Research

Medical students’ perceptions of global health at the University of Cape Town, South Africa: The gap between interest and education

M Potter, P Naidu, L Pohl, K Chu

Abstract


Background. Global health competencies are an increasingly important part of medical training; however, there is currently no integrated formal global health curriculum at South African (SA) medical schools, and perceptions of medical students towards global health have not been reported. Objectives. To describe SA medical students’: (i) perceptions of global health; (ii) access to global health education (GHE); (iii) awareness of global surgery as a global health priority; and (iv) perceived relevance of select medical specialties to global health.

Methods. Medical students at the University of Cape Town (UCT), SA, were invited to complete a 35-item survey over 2 months in 2018. The survey was designed on REDCap (Research Electronic Data Capture) and distributed by email. All responses were anonymised and self-reported.
Results. Of 1 640 medical students, 245 (18%) completed the survey. Only 66 (27%) reported GHE in medical school, whereas 213 (87%) reported a career interest in global health. Childhood in a rural setting was a positive predictor of a career interest in global health, while lack of medical resources and infrastructure in resource-limited communities was the most commonly cited barrier to a career in global health. Most students identified family medicine and infectious diseases as the two most important specialties in global health delivery. The majority of students had limited insight into global surgery, which ranked low as a past and future global health priority.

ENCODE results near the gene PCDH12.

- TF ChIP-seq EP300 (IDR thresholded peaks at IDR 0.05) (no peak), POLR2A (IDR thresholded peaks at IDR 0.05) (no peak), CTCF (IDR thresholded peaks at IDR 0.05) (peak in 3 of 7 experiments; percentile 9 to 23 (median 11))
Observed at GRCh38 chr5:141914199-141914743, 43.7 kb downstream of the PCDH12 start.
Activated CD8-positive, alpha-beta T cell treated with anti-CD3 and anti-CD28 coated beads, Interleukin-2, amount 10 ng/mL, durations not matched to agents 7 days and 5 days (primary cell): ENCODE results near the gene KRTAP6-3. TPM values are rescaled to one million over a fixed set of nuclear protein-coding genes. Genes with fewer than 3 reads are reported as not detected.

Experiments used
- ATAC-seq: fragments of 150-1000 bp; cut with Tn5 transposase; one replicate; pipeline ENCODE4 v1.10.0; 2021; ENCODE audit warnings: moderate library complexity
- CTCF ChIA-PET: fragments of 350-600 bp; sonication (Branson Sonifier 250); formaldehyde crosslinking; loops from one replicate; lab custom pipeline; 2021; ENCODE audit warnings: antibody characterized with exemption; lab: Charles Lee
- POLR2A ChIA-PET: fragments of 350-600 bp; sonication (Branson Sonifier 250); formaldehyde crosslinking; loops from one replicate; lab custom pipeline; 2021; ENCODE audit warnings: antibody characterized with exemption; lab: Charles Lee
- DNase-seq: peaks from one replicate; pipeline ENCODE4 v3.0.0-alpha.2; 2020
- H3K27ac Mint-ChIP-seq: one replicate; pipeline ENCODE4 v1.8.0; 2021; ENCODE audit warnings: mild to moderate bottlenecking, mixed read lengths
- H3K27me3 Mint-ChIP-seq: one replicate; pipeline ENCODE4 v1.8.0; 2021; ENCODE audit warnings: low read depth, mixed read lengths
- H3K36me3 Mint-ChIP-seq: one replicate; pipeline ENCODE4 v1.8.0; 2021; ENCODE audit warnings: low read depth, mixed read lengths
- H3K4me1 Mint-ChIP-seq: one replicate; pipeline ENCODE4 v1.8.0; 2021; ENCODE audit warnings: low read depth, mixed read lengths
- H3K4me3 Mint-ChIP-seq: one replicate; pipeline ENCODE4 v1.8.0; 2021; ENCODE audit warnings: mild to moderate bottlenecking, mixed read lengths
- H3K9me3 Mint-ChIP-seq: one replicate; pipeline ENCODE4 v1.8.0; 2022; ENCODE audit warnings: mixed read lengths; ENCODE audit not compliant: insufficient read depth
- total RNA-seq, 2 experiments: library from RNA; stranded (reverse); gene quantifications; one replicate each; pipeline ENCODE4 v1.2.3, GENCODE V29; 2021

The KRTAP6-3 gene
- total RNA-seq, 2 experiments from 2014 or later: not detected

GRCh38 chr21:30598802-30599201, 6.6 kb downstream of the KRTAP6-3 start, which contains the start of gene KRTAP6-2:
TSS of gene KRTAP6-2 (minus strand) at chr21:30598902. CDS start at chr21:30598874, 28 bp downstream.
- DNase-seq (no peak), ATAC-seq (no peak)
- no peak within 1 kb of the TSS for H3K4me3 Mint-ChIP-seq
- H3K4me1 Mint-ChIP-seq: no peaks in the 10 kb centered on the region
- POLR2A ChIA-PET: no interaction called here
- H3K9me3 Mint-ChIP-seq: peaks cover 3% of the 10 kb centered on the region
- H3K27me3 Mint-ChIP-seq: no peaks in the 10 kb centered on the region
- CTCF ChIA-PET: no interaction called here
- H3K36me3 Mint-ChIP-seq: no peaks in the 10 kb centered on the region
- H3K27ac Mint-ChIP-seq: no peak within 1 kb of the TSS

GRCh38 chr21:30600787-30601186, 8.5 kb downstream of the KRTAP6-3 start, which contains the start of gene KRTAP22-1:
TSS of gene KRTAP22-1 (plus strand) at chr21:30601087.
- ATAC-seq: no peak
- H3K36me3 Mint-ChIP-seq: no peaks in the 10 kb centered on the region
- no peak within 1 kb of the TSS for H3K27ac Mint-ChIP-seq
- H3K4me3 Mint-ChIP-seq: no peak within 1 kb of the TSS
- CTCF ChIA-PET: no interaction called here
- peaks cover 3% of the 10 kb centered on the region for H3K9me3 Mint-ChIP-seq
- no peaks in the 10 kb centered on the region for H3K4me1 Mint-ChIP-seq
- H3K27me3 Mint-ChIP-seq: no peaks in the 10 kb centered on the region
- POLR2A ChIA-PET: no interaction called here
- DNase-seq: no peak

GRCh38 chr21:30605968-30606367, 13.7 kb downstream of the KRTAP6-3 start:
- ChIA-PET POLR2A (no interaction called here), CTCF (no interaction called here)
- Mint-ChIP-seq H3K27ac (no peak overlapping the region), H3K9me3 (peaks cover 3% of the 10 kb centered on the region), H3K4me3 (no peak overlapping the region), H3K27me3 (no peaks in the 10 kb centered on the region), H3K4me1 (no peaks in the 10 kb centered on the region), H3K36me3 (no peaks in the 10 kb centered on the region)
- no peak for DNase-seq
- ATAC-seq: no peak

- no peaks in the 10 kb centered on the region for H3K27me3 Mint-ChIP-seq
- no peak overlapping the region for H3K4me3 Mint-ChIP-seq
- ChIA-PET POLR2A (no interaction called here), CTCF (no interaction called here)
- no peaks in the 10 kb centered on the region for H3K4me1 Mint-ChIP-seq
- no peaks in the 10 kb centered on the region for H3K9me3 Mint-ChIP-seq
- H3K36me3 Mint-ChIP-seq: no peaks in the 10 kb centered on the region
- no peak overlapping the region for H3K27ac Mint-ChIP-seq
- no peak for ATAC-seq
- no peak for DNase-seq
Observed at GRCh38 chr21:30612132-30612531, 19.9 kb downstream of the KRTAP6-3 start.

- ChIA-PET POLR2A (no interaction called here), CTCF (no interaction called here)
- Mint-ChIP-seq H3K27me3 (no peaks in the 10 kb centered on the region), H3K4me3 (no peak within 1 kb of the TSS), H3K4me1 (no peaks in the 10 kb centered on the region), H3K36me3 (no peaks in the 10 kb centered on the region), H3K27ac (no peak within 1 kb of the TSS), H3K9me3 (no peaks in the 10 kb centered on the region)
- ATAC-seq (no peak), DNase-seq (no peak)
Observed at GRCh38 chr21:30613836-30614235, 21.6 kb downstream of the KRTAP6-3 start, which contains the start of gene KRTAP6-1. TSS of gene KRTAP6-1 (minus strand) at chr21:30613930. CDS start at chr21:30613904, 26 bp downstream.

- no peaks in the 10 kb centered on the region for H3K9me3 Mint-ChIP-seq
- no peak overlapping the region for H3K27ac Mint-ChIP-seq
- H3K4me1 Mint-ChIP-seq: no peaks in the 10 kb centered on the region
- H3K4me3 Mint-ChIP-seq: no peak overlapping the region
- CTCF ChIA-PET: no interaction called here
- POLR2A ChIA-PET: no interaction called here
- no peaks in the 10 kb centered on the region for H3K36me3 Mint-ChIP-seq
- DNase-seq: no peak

Conclusion. UCT medical students are interested in global health careers, but lack formalised GHE or global surgery education during their medical studies to support and encourage integrating global health into their future careers.


Authors' affiliations

M Potter, Livingstone Hospital, Gqeberha, South Africa

P Naidu, Centre for Global Surgery, Department of Global Health, Faculty of Medicine and Health Sciences, Stellenbosch University, Cape Town, South Africa

L Pohl, Department of Surgery, Faculty of Health Sciences, University of Cape Town, South Africa

K Chu, Centre for Global Surgery, Department of Global Health, Faculty of Medicine and Health Sciences, Stellenbosch University, Cape Town; and Department of Surgery, Faculty of Health Sciences, University of Cape Town, South Africa

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Cite this article

African Journal of Health Professions Education 2021;13(4):229. DOI:10.7196/AJHPE.2021.v13i4.138

Article History

Date submitted: 2022-01-28
Date published: 2022-01-28

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